Format: Blu-ray Verified Purchase
In a isolated Japanese mountain village,life is one hardship after another as the villagers struggle to make it through the bitter winter to grow crops in the spring and summer and then attempt to sustain their relationships with each other and with their food supplies to battle through the next winter.

The Neko family, led by matriarch Granny Orin(the superb Sakamoto Sumiko, who had replaced the original choice in the role and who was only 49 at the time and who at Imamura's insistence removed her 3 front top teeth for the role),are the focal point of the film.Her "sons",the widower Tatsuhei(Ken Ogata)has agreed to a second marriage,Katsuzo(Ozawa Shoichi) spends all his time singing and getting the eldest Amaya daughter pregnant with tragic consequences and Risuke(Hidari Tonpei)the family idiot with a body odour problem.
Granny Orin is determined to get her family's affairs in order before honouring the village custom which is that when you reach 70 you are carried up the Narayama mountain to be left to die as an offering to the Gods.

Imamura's take on this oft filmed Japanese fairy tale is as always a striking affair.The story meanders a little at times but the performances are rich,the naturalistic approach is very effective and there are some pretty strong moments along the way -the punishment of the Amaya family and the"body" in the field as the snows thaw -which are handled with sensitivity and weight by the sureness of Imamura's direction.

A lot of filmgoer's are becoming more familiar with Japanese cinema through Ozu,Mizoguchi,Shindo,etc and I would place Imamura alongside them.

MoC have put together another good package.
Read more ›
Comment Was this review helpful to you? Yes No Sending feedback...
Thank you for your feedback. If this review is inappropriate, please let us know.
Sorry, we failed to record your vote. Please try again
7 of 8 people found the following review helpful By rob crawford TOP 1000 REVIEWER on 13 Dec. 2012
Format: Blu-ray
This is nothing if not an extremely vivid depiction of a traditional Japanese town, where there are terrible secrets and meaningless cruelties behind the facade of order. It is brutal and sad, but there is also grace in some of the characters, in particular the kindly if deeply conservative grandmother, Orin.

The town is an agricultural outpost in 19C Japan, largely cut off from life in the city and mired in poverty. The village is so poor that the population balance must be strictly maintained: only the eldest sons are allowed to procreate or even marry, unwanted children (particularly females) are exposed to die, and elders are led to the mountain top and left to freeze or die of thirst at the age of 70. As one might imagine, this creates terrible pain for everyone, though it enables them to survive as a community in demographic stasis.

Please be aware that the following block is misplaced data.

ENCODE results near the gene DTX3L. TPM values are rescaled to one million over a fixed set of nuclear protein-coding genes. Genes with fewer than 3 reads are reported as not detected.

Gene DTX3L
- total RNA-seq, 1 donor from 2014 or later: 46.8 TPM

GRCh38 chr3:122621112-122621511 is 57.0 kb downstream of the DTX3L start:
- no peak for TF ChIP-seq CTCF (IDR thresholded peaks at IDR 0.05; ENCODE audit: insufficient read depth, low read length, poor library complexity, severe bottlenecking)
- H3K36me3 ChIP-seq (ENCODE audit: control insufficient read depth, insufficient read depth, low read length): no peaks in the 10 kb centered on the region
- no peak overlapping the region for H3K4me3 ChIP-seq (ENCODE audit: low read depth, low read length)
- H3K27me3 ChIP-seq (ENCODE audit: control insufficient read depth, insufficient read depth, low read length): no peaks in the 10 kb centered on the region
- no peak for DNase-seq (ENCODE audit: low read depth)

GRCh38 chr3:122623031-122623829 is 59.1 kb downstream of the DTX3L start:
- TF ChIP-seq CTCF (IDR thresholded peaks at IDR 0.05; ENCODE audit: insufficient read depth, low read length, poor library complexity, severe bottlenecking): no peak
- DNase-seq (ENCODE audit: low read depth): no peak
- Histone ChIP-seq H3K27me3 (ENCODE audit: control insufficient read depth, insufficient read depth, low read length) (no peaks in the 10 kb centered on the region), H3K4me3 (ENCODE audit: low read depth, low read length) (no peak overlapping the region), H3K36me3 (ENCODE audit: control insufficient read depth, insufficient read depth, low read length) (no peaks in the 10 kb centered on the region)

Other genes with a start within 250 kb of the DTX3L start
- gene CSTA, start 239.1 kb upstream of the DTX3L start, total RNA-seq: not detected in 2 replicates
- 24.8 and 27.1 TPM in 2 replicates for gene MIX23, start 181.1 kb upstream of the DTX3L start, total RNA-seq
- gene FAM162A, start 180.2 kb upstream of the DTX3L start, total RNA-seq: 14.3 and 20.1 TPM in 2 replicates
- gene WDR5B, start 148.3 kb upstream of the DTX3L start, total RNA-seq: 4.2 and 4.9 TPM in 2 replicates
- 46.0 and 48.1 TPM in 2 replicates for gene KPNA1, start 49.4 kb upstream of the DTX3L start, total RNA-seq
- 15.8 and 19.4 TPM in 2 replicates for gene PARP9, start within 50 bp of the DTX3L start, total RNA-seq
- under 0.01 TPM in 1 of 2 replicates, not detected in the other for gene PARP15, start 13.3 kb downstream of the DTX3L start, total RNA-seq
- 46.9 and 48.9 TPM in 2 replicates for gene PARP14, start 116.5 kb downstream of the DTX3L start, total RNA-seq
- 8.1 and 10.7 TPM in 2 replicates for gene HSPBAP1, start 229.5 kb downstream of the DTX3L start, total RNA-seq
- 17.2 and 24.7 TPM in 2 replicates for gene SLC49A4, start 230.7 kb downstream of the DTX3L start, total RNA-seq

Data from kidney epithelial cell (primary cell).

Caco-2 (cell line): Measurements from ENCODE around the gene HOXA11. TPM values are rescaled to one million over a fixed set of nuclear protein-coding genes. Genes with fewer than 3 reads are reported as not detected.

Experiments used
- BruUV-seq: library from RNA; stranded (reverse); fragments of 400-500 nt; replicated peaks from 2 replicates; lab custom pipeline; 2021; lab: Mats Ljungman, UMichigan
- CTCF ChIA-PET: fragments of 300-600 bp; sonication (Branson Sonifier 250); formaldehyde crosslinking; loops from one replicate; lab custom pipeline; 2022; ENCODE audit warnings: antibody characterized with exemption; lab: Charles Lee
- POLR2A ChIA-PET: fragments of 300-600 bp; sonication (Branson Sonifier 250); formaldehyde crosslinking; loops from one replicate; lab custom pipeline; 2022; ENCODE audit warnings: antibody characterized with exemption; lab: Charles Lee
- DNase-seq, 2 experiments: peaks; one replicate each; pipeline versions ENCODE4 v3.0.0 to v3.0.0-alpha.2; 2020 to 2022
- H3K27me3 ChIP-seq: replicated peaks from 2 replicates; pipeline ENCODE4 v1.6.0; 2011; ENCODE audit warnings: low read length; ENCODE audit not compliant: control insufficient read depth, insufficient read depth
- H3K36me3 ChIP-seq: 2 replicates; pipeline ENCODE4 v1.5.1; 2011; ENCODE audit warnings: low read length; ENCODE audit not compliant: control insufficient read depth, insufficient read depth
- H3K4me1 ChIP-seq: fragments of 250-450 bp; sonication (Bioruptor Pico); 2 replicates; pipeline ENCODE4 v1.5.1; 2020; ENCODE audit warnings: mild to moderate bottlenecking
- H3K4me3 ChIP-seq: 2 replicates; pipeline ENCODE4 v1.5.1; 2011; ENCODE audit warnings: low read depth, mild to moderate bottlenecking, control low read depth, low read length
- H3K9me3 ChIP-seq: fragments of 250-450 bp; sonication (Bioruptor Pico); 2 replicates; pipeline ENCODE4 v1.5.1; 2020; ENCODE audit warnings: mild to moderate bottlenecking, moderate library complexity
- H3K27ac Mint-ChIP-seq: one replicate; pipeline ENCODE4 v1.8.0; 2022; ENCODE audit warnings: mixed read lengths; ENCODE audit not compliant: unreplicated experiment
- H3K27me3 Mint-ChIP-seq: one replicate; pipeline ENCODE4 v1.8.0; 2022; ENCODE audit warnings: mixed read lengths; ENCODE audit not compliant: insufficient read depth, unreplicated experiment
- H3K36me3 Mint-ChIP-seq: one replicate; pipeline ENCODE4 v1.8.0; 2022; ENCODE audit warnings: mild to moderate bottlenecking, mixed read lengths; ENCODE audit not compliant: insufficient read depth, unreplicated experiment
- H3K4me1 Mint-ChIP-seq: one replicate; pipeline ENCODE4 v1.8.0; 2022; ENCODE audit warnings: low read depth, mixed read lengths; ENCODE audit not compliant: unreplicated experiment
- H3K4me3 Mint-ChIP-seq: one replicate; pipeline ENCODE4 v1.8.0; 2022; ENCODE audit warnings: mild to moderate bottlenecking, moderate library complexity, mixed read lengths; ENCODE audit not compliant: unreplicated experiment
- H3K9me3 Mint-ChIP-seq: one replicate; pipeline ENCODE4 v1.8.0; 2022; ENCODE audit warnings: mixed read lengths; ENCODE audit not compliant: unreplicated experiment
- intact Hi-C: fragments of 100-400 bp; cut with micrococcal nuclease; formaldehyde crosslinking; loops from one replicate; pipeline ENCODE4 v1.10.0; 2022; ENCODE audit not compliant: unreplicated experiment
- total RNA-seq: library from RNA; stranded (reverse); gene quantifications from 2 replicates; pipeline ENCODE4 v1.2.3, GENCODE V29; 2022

The principal character is Orin, who at 69 is robust and much loved and respected in her village. She feels shame at her health and consciously chooses to go through the ritual of passing on her right to live to the next generation. Her eldest son is full of anguish, but will also obey the forms; he is newly remarried by arrangement with a woman from a nearby village whom he has never met. She arrives hungry for life and selfish to take whatever she can for her moment. Orin's younger son is a desperately lonely man, who is treated as an outcast by the other villagers, largely because his has a deteriorating lung that makes his breath unsupportable. He is full of anger and malice, hating his taunting nephew. YOu feel sympathy for them, but more than anything they appear as selfish brutes.

The rest of the town is similarly dysfunctional.
Read more ›
Comment Was this review helpful to you? Yes No Sending feedback...
Thank you for your feedback. If this review is inappropriate, please let us know.
Sorry, we failed to record your vote. Please try again
1 of 1 people found the following review helpful By Mary Banks on 1 Feb. 2015
Format: Blu-ray Verified Purchase
I saw this many years ago, and I've never forgotten it. This is one of those films that will change the way you think about things. If you think it's stupid or strange at the beginning, you should read the notes to understand the culture here. But don't worry.....in the end it will get you, with or without the explanations.
Comment Was this review helpful to you? Yes No Sending feedback...
Thank you for your feedback. If this review is inappropriate, please let us know.
Sorry, we failed to record your vote. Please try again

Customer Discussions

This product's forum
Discussion Replies Latest Post
No discussions yet

Ask questions, Share opinions, Gain insight
Start a new discussion
Topic:
First post:
Prompts for sign-in
 

Search Customer Discussions
Search all Amazon discussions
   



Feedback